Administration of Ophthalmic Medication

Young children fear having anything placed in their eyes, and special care is often needed to reduce the child’s anxiety and promote cooperation during instillation of ophthalmic medications. An explanation of the procedure may help gain the child’s cooperation. To prevent the transfer of pathogens to the eye, the medication and its dispensing port must be kept sterile.

Eye Irrigation

• Irrigation of the eye is performed to flush out a foreign body or a chemical irritant.

– Children often close the injured eye tightly, so getting them to relax for this procedure is important. Care must be taken not to touch the cornea, which could cause further eye injury. Careful aseptic technique is needed to prevent infection.

image

PARATION

1- Check the physician’s orders for the type of fluid and the volume to be used (most often sterile normal saline).

2- The child will need to be held in position for this procedure. An assistant can hold the child supine with the body over the child’s, keeping the child’s head turned slightly so that the eye to be irrigated is lower than the outer eye.

RATIONALE: This method is used to avoid cross-contamination of the eye not being irrigated.

3- Attach the IV tubing to the bag of room temperature normal saline. Purge the line, but keep the tip covered.

Equipment and supplies:

• Absorbent pads

• Irrigation solution and tubing pads.

• Basin.

Procedure: Sterile Gloves

1- Place absorbent pads under the child’s head, neck, and shoulders, using towels for extra absorption. Place an emesis basin under the lower eye to catch drainage.

2- Don gloves.

3- Using the thumb and forefinger of the dominant hand, gently separate the child’s lids.

4- Remove the cover from the IV tubing. Open the clamp midway, pointing the stream of fluid into the lower conjunctiva sac from the inner to the outer canthus. Periodically turn off the stream of solution and have the child close the eye.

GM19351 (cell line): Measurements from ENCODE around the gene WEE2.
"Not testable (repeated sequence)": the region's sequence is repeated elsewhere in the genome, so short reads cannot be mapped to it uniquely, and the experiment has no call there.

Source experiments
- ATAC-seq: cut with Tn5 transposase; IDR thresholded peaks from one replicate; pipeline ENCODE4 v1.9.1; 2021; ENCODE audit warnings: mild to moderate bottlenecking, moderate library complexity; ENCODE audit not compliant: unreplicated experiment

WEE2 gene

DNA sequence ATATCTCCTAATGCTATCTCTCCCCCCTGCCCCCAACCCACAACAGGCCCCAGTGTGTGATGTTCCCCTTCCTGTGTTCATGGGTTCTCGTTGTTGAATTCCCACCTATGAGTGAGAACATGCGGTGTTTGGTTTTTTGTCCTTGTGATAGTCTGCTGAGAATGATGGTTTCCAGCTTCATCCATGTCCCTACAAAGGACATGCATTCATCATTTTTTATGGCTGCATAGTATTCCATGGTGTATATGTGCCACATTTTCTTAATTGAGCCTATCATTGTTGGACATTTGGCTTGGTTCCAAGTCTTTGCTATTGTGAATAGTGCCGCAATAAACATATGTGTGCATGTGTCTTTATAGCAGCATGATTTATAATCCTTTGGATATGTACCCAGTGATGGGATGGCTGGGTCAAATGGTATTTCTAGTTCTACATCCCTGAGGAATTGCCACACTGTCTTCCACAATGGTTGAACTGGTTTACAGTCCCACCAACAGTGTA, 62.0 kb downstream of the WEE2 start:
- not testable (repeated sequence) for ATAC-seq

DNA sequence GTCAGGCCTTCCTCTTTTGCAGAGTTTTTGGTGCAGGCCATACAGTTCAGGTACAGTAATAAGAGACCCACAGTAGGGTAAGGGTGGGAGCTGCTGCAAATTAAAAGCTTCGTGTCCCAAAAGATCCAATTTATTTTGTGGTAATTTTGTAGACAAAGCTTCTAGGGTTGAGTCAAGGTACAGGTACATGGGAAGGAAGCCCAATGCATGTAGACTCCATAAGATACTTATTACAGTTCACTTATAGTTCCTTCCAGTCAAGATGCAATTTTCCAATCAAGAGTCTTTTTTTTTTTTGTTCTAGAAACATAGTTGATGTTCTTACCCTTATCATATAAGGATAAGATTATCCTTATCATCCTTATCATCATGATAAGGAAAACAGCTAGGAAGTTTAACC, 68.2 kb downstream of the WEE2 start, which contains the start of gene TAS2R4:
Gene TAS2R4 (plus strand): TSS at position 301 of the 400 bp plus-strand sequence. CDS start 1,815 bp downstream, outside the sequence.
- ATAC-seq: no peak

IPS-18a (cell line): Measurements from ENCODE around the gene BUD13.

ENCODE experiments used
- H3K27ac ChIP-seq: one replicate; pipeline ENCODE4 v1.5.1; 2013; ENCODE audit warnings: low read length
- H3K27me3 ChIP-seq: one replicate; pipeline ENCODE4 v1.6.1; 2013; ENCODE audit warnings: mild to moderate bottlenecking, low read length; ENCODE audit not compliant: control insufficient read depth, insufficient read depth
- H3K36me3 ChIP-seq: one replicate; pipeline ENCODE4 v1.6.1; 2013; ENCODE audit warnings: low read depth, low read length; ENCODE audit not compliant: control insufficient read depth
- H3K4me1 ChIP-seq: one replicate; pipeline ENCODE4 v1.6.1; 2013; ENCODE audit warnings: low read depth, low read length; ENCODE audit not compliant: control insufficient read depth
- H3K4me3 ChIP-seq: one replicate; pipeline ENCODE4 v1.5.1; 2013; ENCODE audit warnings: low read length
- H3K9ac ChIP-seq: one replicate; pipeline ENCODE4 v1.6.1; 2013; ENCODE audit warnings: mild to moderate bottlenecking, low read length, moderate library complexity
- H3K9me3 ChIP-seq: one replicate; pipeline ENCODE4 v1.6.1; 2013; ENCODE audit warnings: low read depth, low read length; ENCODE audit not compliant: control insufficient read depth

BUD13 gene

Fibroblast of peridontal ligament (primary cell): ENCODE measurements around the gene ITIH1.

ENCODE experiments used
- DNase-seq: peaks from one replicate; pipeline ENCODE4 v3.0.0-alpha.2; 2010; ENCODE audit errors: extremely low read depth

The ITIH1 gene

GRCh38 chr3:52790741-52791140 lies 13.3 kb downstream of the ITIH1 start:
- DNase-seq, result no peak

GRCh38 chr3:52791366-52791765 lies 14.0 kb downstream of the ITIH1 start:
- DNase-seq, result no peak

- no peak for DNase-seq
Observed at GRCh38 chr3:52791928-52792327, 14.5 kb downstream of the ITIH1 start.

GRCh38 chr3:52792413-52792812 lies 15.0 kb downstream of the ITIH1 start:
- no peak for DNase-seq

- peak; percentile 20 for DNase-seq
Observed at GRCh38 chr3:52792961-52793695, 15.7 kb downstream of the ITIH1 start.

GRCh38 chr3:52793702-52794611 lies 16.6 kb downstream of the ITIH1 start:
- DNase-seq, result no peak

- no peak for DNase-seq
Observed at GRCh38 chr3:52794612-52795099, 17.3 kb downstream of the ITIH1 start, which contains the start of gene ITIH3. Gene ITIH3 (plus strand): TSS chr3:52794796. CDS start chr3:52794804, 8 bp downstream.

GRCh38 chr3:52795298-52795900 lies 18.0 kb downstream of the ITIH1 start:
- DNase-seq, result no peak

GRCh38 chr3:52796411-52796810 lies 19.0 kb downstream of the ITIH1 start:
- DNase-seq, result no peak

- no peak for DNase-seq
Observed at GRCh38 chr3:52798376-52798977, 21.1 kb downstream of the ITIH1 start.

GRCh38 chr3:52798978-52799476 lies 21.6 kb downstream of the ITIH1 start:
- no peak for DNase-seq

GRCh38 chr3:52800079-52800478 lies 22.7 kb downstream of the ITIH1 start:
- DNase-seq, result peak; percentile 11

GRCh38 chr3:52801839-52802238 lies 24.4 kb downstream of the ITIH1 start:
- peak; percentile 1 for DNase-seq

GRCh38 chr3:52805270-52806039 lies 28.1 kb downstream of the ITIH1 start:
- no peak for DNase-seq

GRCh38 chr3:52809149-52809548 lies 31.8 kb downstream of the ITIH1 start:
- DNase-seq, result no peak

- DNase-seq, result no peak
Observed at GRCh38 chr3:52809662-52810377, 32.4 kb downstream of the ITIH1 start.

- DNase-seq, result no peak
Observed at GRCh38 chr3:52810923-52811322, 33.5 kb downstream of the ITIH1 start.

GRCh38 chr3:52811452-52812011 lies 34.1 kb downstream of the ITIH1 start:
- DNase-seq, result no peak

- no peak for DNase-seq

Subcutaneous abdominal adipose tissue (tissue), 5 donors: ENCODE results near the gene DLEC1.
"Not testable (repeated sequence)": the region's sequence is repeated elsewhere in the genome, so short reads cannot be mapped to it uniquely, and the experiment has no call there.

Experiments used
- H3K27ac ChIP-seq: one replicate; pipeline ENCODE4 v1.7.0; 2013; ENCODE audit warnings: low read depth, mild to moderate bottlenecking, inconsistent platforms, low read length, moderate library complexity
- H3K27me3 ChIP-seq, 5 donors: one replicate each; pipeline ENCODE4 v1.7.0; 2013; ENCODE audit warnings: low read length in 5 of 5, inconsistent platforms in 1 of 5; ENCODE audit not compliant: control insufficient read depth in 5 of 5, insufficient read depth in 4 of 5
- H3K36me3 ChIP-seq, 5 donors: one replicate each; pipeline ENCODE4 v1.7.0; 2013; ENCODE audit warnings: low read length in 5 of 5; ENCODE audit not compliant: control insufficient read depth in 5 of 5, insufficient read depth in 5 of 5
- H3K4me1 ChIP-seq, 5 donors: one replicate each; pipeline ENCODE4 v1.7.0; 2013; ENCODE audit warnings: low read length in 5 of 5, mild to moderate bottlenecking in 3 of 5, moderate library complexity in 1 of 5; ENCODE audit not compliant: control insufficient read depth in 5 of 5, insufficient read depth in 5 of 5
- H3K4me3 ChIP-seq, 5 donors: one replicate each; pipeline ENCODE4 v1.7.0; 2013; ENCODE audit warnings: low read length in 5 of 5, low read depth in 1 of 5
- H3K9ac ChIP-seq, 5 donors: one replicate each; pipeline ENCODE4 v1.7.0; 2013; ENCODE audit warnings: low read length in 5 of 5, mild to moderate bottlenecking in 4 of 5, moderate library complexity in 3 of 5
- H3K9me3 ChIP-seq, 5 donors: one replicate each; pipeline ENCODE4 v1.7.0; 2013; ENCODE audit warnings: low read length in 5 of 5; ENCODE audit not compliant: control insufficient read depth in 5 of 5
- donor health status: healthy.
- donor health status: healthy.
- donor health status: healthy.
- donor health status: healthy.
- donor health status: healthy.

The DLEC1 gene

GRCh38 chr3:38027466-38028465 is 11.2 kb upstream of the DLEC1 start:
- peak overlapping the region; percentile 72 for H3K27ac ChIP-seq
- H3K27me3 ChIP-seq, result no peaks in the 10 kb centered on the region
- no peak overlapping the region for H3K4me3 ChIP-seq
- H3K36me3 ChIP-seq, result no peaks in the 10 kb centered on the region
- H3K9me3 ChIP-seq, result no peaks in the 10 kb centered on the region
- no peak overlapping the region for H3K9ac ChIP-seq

RATIONALE: This procedure allows the solution to also move into the upper conjunctival area.

5- When the irrigation has been completed, dry the child’s eye gently with gauze or a cotton ball from the inner to the outer canthus.

6-Assess the return for color, odor, and character.

•Gauze pad or cotton ball

•Small band-aid

PROCEDURE: Clean Gloves

1- Have another nurse, an assistant, or the parent restrain the child while the injection is being given.

2- Don gloves.

3- Locate the site. Clean with alcohol using an outward circular motion.

4- Pinch the skin between the thumb and index finger.

5- Remove the cap from the syringe. Insert the needle quickly at about a 45-degree angle. Release the skin and pull back the plunger.

Related posts:

Posted in Fundamental Nursing, General, Nursing Competence

FaceBook Page

(function(i,s,o,g,r,a,m){i[\'GoogleAnalyticsObject\']=r;i[r]=i[r]||function(){ (i[r].q=i[r].q||[]).push(arguments)},i[r].l=1*new Date();a=s.createElement(o), m=s.getElementsByTagName(o)[0];a.async=1;a.src=g;m.parentNode.insertBefore(a,m) })(window,document,\'script\',\'https://www.google-analytics.com/analytics.js\',\'ga\'); ga(\'create\', \'UA-69237529-7\', \'auto\'); ga(\'send\', \'pageview\');